Some Harmful Traditional Birth Practices

 Some Harmful Traditional Birth Practices Among Women in Northern Nigeria

By DR Abdullahi Dahiru, Kano

Every society device ways of coping with its environment, these methods which are products of group experience becomes the tradition of the society and are passed on from generation to generation. Though these practices are detrimental to the health of the people that practice them, they are still retained with great vigour. This brings the question of dropping some of these practices after appreciating their hazardous consequences.

Although the incidence of these practices has been remarkably reduced during the last 50 years due to western education and civilization, those people that have low level of educational attainment are still practicing them. There is a positive correlation between formal education of females and non practice of these practices and vice versa.

One of the harmful practices a pregnant woman in labour may be subjected to is "Gishiri cut" or "Yankan Gishiri". This is a traditional surgical cut performed on any aspect of the vaginal wall using razor blade or knife. The commonest site is the anterior vaginal wall or less commonly posterior and lateral walls. It is commonly practiced in many parts of Northern Nigeria especially during the first delivery as a ÔÇśremedy' to obstructed labour. It is usually performed by traditional birth attendants, local herbalist or barber. Complications include severe bleeding leading to shock, excruciating pain, vesicovaginal fistula, and spread of infections like HIV and hepatitis and painful intercourse later.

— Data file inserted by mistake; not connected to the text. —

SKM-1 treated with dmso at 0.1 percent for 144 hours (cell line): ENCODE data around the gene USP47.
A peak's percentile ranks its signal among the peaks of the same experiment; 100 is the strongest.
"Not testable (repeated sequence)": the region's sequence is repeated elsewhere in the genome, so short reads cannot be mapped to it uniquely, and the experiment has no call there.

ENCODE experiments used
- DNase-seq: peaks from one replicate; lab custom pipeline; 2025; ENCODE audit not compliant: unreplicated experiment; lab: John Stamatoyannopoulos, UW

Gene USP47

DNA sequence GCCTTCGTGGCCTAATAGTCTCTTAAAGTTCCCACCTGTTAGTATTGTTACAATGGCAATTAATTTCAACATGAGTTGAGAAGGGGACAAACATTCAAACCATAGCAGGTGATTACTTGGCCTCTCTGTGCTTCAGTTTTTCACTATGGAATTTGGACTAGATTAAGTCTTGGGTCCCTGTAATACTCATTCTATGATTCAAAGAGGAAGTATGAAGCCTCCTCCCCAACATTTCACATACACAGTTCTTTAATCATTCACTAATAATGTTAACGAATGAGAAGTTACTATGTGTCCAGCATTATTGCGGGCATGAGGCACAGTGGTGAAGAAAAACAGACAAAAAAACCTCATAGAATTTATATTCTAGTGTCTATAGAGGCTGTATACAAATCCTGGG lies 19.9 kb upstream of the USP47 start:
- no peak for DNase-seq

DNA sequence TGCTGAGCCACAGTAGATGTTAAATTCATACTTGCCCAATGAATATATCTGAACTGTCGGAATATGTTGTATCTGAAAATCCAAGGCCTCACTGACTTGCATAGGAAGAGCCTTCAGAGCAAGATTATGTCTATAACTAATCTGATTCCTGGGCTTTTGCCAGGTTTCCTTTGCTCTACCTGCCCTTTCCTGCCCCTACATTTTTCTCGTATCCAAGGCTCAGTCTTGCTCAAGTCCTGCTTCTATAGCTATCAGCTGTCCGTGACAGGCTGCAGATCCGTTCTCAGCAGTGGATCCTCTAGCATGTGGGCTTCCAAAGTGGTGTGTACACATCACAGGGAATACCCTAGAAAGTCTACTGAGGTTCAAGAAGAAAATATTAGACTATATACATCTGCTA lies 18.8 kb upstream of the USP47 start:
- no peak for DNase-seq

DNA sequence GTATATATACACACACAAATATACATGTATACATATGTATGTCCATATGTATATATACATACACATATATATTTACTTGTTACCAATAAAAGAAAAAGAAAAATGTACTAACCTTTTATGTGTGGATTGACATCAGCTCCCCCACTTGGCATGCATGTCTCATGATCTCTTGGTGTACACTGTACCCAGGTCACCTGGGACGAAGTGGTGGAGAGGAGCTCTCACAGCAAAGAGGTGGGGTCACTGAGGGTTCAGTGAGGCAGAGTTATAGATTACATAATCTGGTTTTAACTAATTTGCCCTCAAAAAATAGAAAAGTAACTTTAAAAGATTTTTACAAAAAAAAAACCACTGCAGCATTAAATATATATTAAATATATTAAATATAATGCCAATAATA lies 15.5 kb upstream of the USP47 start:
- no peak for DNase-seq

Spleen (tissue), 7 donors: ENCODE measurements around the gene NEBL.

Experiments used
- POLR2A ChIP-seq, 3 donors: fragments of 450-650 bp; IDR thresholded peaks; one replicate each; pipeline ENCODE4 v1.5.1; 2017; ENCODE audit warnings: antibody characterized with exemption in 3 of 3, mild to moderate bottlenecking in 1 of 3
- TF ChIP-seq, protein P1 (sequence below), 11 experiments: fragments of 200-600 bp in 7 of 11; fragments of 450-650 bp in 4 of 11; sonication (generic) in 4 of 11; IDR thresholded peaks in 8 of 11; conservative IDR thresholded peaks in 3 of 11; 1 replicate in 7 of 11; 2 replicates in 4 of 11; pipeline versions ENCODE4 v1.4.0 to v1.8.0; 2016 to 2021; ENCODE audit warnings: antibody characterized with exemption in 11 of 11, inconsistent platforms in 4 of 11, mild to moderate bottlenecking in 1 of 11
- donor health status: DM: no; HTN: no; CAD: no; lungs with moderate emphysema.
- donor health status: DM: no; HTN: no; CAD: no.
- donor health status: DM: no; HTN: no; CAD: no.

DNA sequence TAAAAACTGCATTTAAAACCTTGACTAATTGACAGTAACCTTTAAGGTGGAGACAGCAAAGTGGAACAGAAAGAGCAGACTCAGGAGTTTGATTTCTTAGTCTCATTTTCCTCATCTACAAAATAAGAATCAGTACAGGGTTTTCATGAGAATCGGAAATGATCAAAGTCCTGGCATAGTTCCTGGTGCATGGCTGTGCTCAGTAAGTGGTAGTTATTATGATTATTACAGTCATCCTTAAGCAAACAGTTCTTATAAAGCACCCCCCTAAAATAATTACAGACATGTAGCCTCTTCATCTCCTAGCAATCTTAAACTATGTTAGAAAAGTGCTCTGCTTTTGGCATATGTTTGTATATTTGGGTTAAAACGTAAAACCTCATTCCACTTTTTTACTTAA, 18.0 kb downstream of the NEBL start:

Perhaps, after delivery the predominant harmful practice is "wankan Jego". These practices vary among different towns in Hausaland but include taking hot bath, lying on hot bed and taking large amount of ÔÇśkunun kanwa'[ a lake salt rich in sodium]. This practice is still pursued with great vigour, although the occurrence of the practice is diminishing because of greater awareness of the hazardous effects of the practice, and also its economic consequences since a lot of money is spent on buying firewood that is used in boiling the water. This is the reason why the practice is more predominant in rural areas where literacy level is low and firewood is relatively cheap and available. Immediately after delivery and continuing for 40 to120 days, the new mother takes two scalding hot baths each day to keep out ÔÇśthe cold' using a bundle of leaves to splash very hot water on her body. After taking the bath, the mother remains in a well-heated room with a fire or fire glowing underneath a specially constructed dried mud bed, which can retain heat for several hours. A special gruel or pap is prepared from guinea corn or millet with potash [kanwa] and peeper is taken regularly as medicine to increase the quantity and quality of breast milk. The potash has high sodium content but very little potassium and can cause hypertension and heart failure.

Complications of wankan jego include burns injury, severe hypertension, eclampsia and heart failure, and subsequent death.

Since there is positive correlation between formal education of females and non practice of these practices, increased enrollment of females into schools will help reduce the prevalence of these practices among our community. There should be more collaboration between heath workers, religious and traditional leaders to enlighten the masses on health implications of these practices. Government should intensify campaign in media and through the use posters, dramas e.t.c to sensitize people on dangers of these practices.

Finally, these practices do not have any benefit on the women who practice them and in contrast have hazardous effects, and hence our society should abandon them for the better.